John's been re-bitten by the programming bug and has delved into his back catalogue to revisit the first game he ever wrote, which was called Sleepwalker.  This game was completed but never released, and has now been lost in the mists of time.  John thought he still had his original source code but sadly, most of it was lost.

Fear not, though!  John has decided to pick out the best of his original ideas, add some new features and rewrite the game from scratch!  It will be, in effect, a new game entirely, with a reverent passing nod to the original.  Trevor "Smila" Storey is doing the graphics and we could well be on to a winner here.  Either way, we're getting a new Commodore 64 game out of it, which is always a good thing.

You can follow John's progress here:


Pop over, check it out and give one of our Gods a bit of encouragement with this new project!

Budget Day 2016 - Alcatrazz Harry (ZX Spectrum)

by Paul Morrison

Someone told me I should go out on a low and suggested this game.  Well, I won't be going out on a low because this is not the last game I'm playing and that game is definitely not a low.  This one is, though.

Harry is banged up in Alcatrazz, but not for long!  He plans on getting out and, not only that, he's taking some secret files with him!  Trouble is, he needs 30 items from around the confines of the camp in order to escape and the secret files are hidden.  Looks like Harry's got some searching to do before he can get away!

  Harry meets an untimely end!

Harry meets an untimely end!

Unfortunately for Harry, there are guards everywhere and, if he gets caught, he'll find himself up against the wall in front of the firing squad.  That's no good, so you'd better be good at sneaking around.

It's a good idea, and one that was executed (see what I did there?) much better years later in Ocean's The Great Escape.  Sadly, this game is far too slow and ugly to be worth a go.  It's not the worst game I've ever played, not by a long shot.  But I won't be loading it again.

Budget Day 2016 - Revenge II - Return of the Mutant Camels (Commodore 64)

by Paul Morrison

Here's another recommendation, but this one is not unfamiliar to me.  I'm sure that most of you have guessed, from the title, that Revenge II is a Jeff Minter game.  That means you have a fair idea of what's to follow.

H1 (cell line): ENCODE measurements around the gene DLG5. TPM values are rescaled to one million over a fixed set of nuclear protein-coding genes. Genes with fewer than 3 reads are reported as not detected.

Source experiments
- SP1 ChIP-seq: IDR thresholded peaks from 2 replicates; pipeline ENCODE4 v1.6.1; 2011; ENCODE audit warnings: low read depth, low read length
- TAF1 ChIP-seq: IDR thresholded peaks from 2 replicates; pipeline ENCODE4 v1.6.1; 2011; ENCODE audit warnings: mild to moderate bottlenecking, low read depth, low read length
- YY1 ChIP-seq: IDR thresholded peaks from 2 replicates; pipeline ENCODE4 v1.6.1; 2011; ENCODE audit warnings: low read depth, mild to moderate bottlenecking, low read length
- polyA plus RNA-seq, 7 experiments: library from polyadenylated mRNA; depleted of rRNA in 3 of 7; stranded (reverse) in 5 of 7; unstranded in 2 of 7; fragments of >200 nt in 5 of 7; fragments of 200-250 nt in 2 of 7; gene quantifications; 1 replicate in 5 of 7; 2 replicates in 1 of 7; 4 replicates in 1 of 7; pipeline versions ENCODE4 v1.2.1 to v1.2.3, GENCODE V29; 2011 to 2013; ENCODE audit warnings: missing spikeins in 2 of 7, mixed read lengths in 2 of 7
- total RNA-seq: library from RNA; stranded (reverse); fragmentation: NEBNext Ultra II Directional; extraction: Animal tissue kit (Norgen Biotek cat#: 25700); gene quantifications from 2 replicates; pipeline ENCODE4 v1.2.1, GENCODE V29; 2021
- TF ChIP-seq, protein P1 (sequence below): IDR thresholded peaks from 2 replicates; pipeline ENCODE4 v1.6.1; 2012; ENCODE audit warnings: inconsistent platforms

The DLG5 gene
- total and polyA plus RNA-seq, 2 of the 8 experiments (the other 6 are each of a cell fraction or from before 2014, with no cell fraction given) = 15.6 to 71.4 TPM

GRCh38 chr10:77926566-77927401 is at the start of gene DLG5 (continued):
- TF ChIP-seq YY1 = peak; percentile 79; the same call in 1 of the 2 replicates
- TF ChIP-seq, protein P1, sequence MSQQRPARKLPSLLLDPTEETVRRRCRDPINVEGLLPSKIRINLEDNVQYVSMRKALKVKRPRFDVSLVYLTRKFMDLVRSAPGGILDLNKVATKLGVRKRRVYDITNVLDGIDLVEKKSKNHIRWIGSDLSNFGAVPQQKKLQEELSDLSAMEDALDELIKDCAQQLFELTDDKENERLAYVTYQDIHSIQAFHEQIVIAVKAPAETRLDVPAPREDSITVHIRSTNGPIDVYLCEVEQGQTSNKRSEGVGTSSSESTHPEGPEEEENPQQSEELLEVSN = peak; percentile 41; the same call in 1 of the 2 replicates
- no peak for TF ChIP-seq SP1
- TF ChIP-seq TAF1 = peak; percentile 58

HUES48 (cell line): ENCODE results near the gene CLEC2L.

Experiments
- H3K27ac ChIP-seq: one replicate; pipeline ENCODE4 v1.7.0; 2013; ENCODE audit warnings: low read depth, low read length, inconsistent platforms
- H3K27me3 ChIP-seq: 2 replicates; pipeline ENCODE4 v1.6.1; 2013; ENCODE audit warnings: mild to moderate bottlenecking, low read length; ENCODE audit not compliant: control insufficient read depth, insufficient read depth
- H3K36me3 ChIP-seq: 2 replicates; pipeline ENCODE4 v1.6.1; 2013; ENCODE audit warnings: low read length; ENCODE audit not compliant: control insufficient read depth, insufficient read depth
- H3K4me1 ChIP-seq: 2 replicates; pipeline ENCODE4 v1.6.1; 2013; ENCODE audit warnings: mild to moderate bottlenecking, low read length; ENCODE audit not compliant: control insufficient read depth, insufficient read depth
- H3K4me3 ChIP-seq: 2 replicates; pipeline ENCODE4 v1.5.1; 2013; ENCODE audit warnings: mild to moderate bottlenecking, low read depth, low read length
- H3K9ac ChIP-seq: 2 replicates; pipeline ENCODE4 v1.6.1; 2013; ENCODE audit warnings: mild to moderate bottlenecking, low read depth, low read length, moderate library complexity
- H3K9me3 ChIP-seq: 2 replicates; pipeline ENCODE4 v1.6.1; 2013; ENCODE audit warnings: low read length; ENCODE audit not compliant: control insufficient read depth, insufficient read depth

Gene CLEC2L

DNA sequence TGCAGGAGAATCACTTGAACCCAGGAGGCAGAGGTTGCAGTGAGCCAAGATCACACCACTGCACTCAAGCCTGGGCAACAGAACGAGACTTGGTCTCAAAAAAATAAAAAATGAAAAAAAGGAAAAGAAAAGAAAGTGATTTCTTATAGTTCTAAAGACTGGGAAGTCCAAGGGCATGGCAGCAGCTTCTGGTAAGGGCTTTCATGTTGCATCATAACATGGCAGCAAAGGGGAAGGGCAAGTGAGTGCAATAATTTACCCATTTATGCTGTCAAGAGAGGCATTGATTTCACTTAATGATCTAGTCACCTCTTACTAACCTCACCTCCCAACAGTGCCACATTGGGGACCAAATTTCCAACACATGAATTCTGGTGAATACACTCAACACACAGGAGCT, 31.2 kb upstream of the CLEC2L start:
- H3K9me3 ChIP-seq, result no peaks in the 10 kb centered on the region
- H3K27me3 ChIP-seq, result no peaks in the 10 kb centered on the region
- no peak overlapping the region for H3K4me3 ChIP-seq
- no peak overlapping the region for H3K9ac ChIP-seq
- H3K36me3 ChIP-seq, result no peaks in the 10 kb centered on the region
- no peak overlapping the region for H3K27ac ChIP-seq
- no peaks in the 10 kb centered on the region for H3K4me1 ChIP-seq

Revenge II - Return of the Mutant Camels is the third in the Mutant Camels series, following Attack of the Mutant Camels and Revenge of the Mutant Camels.  It's a series renowned for its intense blasting action and this game ramps everything up to the max.

The game gives you a grid to conquer, featuring 100 levels.  You always start in the top left corner of the grid, but once you've got through that level you can begin to choose your path.  It's a great system, very Minter-esque, which means it's very difficult to get bored or frustrated.  Struggling with a particular level?  Just go around it.

The best thing about Revenge II, as with many Minter games, is the sense of discovery you get from playing through the levels.  You never know quite what you're going to find each time.  You know it's probably going to be unconventional at the very least, and that's half the fun.  Whether you're being assaulted by giant telephones, marauding Pac-Men or massive returning Rorys, the crazy fun is never ending.

It reminds me of Jeff's classic Ancipital in that respect, and that's not a bad thing at all.  The blasting never lets up and it's loud and obnoxious and very entertaining.  And this time you get to buy extra weapons, too.  Lovely.  It all adds up to a top-notch budget title. even if you're not the biggest fan of ungulates.

Budget Day 2016 - Star Pilot (ZX Spectrum)

by Paul Morrison

Here's one I'm playing on a recommendation, and it seems appropriate to follow one vertically scrolling space shooter with another.  Star Pilot sees you navigating a number of levels, blasting nasties and dodging obstacles.  Get to the end of the level and you receive a large score bonus.

That's about it, really.  Worst write-up ever!  There's a bit more to it than that, as it happens, although not loads.  The game's most notable feature is that it has a split-screen two player mode.  Obviously if you play with your mate, you get to kind of race each other up the screen as you blast through each level.  I imagine that this could be quite a bit of fun because you can speed up and slow down, so you could have challenges as you played, seeing who could clear each level the quickest.

  Ha! Wally's getting knocked off the high score table. Dudge is up next...

Ha! Wally's getting knocked off the high score table. Dudge is up next...

I didn't get to do that, though, so in all honesty I found the game a little dull and unremarkable.  The graphics are nice... they're well defined and the scrolling is good.  I'm not a big fan of the tiny play area, though.  It does work for the game, but I think it would be better if the whole of the screen was used.  I suppose it might have been difficult to do that and then switch to the split screens for the two player mode, though.

Star Pilot is not a write-off or anything bad like Dark Star.  It's pretty nondescript, though.  I definitely think I would have enjoyed it more at the time of release.  If I'd played it with a mate sitting next to me, the element of competitiveness from the split-screen mode would have been a good laugh.  As it is, it'll probably fade into obscurity for me.

Budget Day 2016 - Dark Star (Commodore 64)

by Paul Morrison

What do you do when you're 14 years old, dying for a new game and with two quid burning a hole in your pocket, and you go out and buy something on a whim, come home excitedly, load it up, play it, and... it's cack?  You suck it up and play the heck out of it, determined to maximise your pocket money regardless.